Accessibility of TV speech
We are carrying out a research study on the accessibility of speech used in television and broadcasting.
This study is funded by the NIHR Manchester Biomedical Research Centre and is a collaboration between the University of Manchester, the University of Salford and the BBC.
About the study
The study is taking place so that we can understand why many people find the speech used in television, radio and online media (“reproduced speech”) difficult to understand.
Forty percent of older people say that television is their main source of company but many older people, and especially those with a hearing loss, experience some difficulty with understanding reproduced speech.
An ageing population means that people with some degree of hearing loss make up an increasing percentage of broadcast media audiences.
Take part in the study
If you meet all of the criteria outlined below, you might be eligible to take part.
- have normal hearing OR wear hearing aids in both ears;
- be between the ages of 50 and 75 years;
- be a native English speaker;
- have no history of neurological or speech disorders;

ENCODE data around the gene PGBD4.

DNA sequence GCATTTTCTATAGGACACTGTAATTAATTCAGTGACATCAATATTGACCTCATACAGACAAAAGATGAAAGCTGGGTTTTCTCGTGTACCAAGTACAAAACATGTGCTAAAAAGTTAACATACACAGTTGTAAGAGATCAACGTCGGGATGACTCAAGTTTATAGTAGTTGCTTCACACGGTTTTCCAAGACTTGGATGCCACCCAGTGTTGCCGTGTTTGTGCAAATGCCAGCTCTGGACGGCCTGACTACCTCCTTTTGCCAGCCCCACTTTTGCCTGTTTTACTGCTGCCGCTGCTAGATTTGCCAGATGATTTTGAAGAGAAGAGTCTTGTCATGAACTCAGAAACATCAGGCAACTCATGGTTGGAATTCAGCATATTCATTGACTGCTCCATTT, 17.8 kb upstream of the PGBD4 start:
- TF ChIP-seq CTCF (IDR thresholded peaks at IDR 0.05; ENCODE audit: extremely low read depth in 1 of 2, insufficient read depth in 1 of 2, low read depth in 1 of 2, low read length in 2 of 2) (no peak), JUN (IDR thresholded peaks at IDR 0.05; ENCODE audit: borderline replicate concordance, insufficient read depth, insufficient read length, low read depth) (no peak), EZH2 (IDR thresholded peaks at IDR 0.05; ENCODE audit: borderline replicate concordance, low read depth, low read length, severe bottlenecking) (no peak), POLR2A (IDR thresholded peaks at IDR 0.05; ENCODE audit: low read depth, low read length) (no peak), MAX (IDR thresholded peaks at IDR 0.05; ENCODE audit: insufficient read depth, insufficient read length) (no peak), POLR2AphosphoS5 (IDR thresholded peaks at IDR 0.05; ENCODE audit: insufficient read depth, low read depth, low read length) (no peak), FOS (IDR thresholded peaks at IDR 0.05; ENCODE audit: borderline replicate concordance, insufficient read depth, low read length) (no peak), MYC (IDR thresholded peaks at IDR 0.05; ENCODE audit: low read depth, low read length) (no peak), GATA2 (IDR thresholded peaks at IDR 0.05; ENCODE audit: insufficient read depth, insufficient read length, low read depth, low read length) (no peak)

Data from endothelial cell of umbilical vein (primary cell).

- have normal, or corrected-to-normal vision.
Hearing aid users must also:
- have used hearing aids for more than 1 month;
- wear their hearing aids regularly (for 2 hours a day or more).
If you agree to take part in this study, we will assess your hearing. For people who wear hearing aids, we will also check how well your hearing aids are working.
We will then ask you to listen to some clips of BBC programmes and tell us what made these clips either easier or more difficult to understand.
Download the participant information sheet (PDF) for more specific information about the study and what taking part would mean for you.
Please note that participation in this study is entirely voluntary.
Get in touch
If you would like to take part, or have any questions at all, please contact us:
Tel: 0161 275 0210